A third of renters are spending more than 50% of their wages on rent

A third of renters are spending more than 50% of their wages on rent

0:04 AM, 24th May 2023, About A year ago 8

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Research reveals that 81% of renters in the UK are spending more than 30% of their take-home pay on rent – which means that most Brits are now classified as ‘rent burdened’ and it’s getting worse.

The data from flatshare site SpareRoom also shows that one in three (34%) tenants are spending more than half of their salary on rent, making them ‘severely rent burdened’.

But it’s worse for London’s renters with 86% of them forking out more than 30% of their income on rent.

Faced with the rising costs of living, including food and transport bills, means the increasing cost of renting has left many renters struggling to make ends meet.

‘Rent should be around 30% of your salary’

Matt Hutchinson, a director at SpareRoom, said: “When it comes to affordability, the rule of thumb was that rent should be around 30% of your salary.

“This definition was outdated even pre-pandemic, but in the context of a cost-of-living and housing crisis, a 30% benchmark isn’t anywhere close to being realistic.”

He adds: “With over 80% of the UK already rent-burdened, and over a third spending over half of their salary on rent, people are really feeling the squeeze, and rising rents will only cause yet more affordability issues for those renting.

“It’s crucial the government understands the severity of this situation and starts to help, or this housing crisis will become a housing disaster.”

Considerable shift in what is considered an ‘affordable’

The SpareRoom data also shows that there has been a considerable shift in what is considered an ‘affordable’ and it says that between 2019 and 2021, around one in three renters classified their rent as unaffordable.

However, just over half of renters (54%) feel the same way today.

The affordability gap is particularly evident among women with a staggering 85% of women spending more than 30% of their salary on rent each month, compared to 77% of men.

The data also demonstrates that more than half of women (59%) deem their rent as ‘unaffordable’, compared to 50% of men.

Spending a larger proportion of their take-home pay on rent

As expected, people living in London, the South East and South West England are spending a larger proportion of their take-home pay on rent than other regions.

And in the capital, a huge 86% of renters pay more than 30% of their salary on rent, followed by 83% in the South West and 82% in the South East.

SpareRoom’s Q1 Rental Index confirms that rents are continuing to rise all around the UK, meaning affordability issues are not likely to ease any time soon.

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11:25 AM, 24th May 2023, About A year ago

Yes but ... in London, keeping 70% of your take home pay to spend on other living expenses will probably see you better off than those outside London where 70% of your take home pay may be insufficent to live on.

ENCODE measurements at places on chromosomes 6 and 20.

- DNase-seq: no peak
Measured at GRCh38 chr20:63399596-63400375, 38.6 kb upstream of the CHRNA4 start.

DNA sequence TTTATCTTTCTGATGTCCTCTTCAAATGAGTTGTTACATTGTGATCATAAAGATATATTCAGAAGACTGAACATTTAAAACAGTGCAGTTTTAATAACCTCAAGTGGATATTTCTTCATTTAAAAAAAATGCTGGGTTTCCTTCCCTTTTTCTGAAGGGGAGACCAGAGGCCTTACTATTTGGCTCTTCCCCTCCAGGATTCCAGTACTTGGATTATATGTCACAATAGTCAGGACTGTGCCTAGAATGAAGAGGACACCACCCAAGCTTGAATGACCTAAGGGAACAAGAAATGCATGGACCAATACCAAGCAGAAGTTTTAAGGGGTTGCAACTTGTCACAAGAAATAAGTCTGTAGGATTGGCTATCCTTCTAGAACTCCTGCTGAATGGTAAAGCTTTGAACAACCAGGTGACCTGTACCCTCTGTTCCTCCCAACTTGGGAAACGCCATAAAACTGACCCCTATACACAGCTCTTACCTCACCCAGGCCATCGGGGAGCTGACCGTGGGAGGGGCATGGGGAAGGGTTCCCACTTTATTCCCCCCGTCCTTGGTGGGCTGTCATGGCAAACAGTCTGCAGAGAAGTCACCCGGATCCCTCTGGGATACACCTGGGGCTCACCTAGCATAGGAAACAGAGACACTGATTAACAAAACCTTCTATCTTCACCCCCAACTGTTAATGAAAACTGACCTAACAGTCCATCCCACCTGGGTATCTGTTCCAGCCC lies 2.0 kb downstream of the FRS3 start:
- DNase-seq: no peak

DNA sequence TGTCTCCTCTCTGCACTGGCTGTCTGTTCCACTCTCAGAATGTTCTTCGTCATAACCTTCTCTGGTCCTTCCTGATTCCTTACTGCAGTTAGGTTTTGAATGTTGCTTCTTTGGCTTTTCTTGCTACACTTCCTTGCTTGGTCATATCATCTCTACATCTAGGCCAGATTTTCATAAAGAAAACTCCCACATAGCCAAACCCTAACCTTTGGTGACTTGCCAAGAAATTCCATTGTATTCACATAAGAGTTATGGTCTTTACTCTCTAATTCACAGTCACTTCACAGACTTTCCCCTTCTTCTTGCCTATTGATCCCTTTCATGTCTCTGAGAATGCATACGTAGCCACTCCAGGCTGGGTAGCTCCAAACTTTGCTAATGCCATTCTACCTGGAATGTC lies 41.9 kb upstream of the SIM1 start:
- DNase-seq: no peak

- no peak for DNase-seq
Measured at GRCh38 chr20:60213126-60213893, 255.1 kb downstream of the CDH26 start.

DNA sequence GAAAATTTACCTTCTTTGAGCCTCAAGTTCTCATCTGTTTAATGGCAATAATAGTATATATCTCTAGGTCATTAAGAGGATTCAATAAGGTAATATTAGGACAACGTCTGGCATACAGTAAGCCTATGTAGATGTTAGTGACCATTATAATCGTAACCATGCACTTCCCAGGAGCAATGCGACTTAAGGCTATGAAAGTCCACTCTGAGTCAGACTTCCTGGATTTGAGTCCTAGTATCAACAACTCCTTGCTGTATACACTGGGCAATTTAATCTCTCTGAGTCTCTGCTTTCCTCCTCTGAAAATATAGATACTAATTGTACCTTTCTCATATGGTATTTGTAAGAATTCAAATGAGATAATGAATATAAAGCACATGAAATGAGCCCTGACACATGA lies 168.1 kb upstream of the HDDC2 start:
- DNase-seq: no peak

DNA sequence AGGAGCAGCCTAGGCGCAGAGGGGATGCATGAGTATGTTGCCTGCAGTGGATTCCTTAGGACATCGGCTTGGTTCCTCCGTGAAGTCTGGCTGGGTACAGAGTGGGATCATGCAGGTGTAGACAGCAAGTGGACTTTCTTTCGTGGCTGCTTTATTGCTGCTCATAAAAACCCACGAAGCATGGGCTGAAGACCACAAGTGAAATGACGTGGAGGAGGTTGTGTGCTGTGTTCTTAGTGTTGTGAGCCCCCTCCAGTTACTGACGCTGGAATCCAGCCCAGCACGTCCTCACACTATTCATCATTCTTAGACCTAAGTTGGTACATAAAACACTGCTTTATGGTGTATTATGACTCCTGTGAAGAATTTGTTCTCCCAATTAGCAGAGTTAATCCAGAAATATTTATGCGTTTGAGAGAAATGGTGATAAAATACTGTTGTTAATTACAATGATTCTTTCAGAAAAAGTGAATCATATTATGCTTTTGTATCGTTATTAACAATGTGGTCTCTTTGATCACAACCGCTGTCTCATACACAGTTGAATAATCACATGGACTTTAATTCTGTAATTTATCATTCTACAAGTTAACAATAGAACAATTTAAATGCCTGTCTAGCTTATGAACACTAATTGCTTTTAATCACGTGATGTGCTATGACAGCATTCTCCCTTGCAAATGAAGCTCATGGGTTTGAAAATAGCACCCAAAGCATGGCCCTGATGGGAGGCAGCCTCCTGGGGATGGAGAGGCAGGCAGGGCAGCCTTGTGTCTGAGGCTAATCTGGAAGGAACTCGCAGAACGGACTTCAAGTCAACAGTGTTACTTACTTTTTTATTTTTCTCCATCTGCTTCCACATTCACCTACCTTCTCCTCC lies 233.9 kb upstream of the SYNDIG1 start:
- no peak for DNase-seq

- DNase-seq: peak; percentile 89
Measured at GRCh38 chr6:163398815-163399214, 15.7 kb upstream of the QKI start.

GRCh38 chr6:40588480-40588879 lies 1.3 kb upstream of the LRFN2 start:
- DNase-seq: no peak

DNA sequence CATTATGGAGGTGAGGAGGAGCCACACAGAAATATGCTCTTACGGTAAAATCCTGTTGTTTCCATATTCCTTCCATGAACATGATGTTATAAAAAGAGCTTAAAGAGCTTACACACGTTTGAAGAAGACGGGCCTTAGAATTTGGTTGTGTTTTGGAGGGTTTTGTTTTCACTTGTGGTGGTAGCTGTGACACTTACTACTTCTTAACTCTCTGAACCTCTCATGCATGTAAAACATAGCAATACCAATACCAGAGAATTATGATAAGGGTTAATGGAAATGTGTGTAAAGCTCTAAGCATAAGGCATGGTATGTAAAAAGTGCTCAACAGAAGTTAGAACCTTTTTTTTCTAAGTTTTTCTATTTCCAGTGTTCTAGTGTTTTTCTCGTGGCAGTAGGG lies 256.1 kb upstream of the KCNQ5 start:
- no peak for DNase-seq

11:43 AM, 24th May 2023, About A year ago

Interesting stats. I am not sure what point you are trying to make, without the similar percentages for people who have the same demographics as the tenants in your survey ( salary, age, etc) who are living in their own homes with a mortgage.
Then is it interest only or repayment.
I moved from Devon to work in london many years ago. I could not afford to live in london and had to balance the numbers with the cost of commuting 1 hour each way each day and buying a family home against the cost of these 2 variables living closer to my work place. Life is always going to be about making choices.
I look forwards to seeing the comparable stats when comparing like with like.

I suggest the main issue is finding the deposit to be able to prove to mortgage lenders you meet their criteria. Which will look at one’s past and current finances.

I do agree with you in All Housing today is expensive


13:45 PM, 24th May 2023, About A year ago

So, ‘Rent should be around 30% of your salary’.

When I bought my first house interest rates were at 14% and my mortgage was more than 50% of my salary. It was crippling but I survived it through a lot of hard work and a lot of saving and sacrifice. I couldn't eat out or go on holiday much and I had to forego a lot of other luxuries.

Presumably then as the wages of my tenants rise in line with the cost of living and increases in interest rates being imposed by the Bank of England, when I do my tenants' credit checks to make sure that they can afford to rent my property I can:

(a) automatically refuse to house anyone on benefits when their income is not 30% of the gross rent payable at market rate for the property.

(b) look at my tenants' last two or three pay slips (which my agent has to do anyway) and increase my rent to 30% of their salary.


14:13 PM, 24th May 2023, About A year ago

Reply to the comment left by Beaver at 24/05/2023 - 13:45
I get your thinking But
If some of us want to provide accommodation to people going forwards for a reasonable profit then I think both sides TENANTS and LANDLORDS need to communicate much better and find a workable solution. If not some good landlords will retire and sell up and that I don’t believe is a good thing for tenants either.
Am I the only person who believes the gap between LL and Tenants is growing?